What a difference 50 years makes. Back in the late 1950s and early 1960s, Bangor took the plunge on urban renewal, an invasive form of economic development that was widely accepted then as the right treatment for the blight that ailed hundreds of communities around the country.
The cure was worse than the disease, though. The strip of land along the Kenduskeag Stream and beyond was cleared, but it took decades for new buildings to finally be constructed. And beautiful old structures that today would have developers drooling over their commercial and residential potential were crushed into the dust of history.
That’s the CliffsNotes version of the urban renewal in Bangor. The full story is more complex, and was explored in a three-part series by former BDN Assignment Editor Tom McCord in 2009 and 2010.
Now, with the wisdom of hindsight and the fiscal reality of these post-recession times, the Bangor City Council is again embarking on revitalizing a portion of the downtown. It won’t take on big-ticket expenditures like purchasing property, but there are steps it can take that, if executed properly, can start a chain reaction that will transform a neighborhood. A little luck would help, too.
The nature of the Main Street Corridor, as city staff has dubbed it, harks back to an earlier commercial order. It was a time when small stores were interspersed through residential neighborhoods. People walked to these businesses to buy groceries, a hammer and nails, newspapers or to have a cup of coffee or a beer. Those days are long gone.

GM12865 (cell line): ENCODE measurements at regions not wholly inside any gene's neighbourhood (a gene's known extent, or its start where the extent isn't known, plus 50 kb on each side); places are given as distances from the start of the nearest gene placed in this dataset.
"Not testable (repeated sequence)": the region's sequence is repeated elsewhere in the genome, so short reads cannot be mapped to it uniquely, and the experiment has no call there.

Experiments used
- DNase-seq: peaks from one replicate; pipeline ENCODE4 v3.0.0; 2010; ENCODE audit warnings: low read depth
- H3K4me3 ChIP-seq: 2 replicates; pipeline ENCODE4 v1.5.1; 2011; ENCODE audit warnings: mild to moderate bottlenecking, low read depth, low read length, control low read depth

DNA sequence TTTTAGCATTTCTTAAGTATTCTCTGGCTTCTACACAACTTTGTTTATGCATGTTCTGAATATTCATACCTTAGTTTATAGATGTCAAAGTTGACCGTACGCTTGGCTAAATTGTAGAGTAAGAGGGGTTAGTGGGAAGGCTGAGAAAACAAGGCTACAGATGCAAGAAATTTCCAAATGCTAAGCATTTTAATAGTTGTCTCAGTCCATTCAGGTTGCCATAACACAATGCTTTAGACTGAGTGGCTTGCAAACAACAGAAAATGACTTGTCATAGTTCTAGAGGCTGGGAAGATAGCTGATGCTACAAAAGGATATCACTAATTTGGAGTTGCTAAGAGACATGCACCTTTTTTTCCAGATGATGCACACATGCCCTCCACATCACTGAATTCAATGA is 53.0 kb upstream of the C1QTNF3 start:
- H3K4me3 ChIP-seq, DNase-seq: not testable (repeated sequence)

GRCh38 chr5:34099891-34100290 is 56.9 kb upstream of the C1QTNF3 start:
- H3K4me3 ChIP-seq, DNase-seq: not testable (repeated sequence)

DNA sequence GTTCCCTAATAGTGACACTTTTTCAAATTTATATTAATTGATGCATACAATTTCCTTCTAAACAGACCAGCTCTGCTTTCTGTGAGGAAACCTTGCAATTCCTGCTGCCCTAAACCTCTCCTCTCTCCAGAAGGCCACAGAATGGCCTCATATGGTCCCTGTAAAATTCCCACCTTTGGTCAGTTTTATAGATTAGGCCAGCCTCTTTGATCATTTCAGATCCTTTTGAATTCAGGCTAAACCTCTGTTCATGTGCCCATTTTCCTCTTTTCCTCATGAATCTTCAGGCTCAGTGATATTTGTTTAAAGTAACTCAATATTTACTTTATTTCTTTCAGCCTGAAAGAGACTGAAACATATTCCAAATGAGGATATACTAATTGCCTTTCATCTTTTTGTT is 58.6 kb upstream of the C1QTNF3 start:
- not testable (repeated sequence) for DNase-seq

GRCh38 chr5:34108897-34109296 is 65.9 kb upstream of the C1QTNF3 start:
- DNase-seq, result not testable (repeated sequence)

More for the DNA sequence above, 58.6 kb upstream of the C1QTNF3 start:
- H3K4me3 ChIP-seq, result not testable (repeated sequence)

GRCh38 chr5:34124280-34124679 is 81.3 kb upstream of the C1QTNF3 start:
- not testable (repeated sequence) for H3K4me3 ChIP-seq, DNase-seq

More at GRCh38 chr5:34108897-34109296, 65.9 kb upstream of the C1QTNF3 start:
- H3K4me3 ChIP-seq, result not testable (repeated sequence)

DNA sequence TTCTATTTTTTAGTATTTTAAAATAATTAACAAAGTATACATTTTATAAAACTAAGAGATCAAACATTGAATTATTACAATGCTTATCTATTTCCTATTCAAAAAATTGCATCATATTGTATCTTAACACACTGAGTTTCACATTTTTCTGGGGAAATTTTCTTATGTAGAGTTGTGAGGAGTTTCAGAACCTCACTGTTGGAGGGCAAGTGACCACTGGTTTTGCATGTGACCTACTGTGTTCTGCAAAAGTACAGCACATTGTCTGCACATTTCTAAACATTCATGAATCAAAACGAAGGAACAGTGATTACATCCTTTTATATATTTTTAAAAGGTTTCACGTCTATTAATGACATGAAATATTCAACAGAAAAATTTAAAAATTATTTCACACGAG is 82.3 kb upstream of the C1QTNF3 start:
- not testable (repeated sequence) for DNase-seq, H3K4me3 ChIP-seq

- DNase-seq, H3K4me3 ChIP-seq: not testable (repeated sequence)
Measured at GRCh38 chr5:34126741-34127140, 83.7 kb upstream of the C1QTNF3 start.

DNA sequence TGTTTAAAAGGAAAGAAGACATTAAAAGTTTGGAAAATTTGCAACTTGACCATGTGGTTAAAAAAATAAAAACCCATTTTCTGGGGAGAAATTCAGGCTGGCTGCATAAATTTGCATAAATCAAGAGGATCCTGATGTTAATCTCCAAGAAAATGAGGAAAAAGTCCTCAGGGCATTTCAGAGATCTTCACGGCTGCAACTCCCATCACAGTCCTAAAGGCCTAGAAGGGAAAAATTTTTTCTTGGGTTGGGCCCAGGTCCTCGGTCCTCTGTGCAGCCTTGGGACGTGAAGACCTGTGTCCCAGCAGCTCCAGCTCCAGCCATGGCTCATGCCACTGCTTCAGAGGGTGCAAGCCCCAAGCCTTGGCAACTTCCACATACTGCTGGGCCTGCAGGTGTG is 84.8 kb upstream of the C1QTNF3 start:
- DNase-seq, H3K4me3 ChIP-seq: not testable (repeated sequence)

Today, commercial districts must be clearly delineated and have a buffer between them and residential areas. The real estate market is responsible for some of that outcome; large stores need large parking areas and perform better when they are near other retail outlets. But there is precedent in this particular neighborhood for city intervention.
The Shaw’s grocery store on Main Street was built in the mid-1990s. But it was actions taken by the city in 1977 that paved the way for that development. An earlier attempt to improve the neighborhood led to the city buying 3.8 acres and demolishing buildings at the former Gas Works, as the site was known, paid for with a Community Development Block Grant. It was part of the city’s Third Street-Main Street Neighborhood Conservation Project of that time.
So even though the problems of blight and unsafe neighborhoods are somewhat amorphous and subjective, and perhaps respond more dramatically to market forces, government intervention can work.
Code enforcement can be brought to bear on multi-unit apartment buildings. The targeted neighborhoods can get new sidewalks, “pocket” parks and other amenities to then justify higher tax assessments for those run-down properties. When absentee landlords have to pay more in property taxes, they are likely to fix their buildings or sell them.
And zoning is the city’s best weapon. By designating some parts of the corridor commercial and others residential — even if they do not currently reflect that — the city can nudge property owners to take action to improve or sell their buildings.
Changing the character of the corridor will require some money, and the city is wise to pursue grants — federal, state and private — to get the work done. The first essential step is to reach consensus on a vision for the area. Residents from beyond the corridor should take an interest in the discussion, because this slice of Bangor will affect adjacent areas and beyond.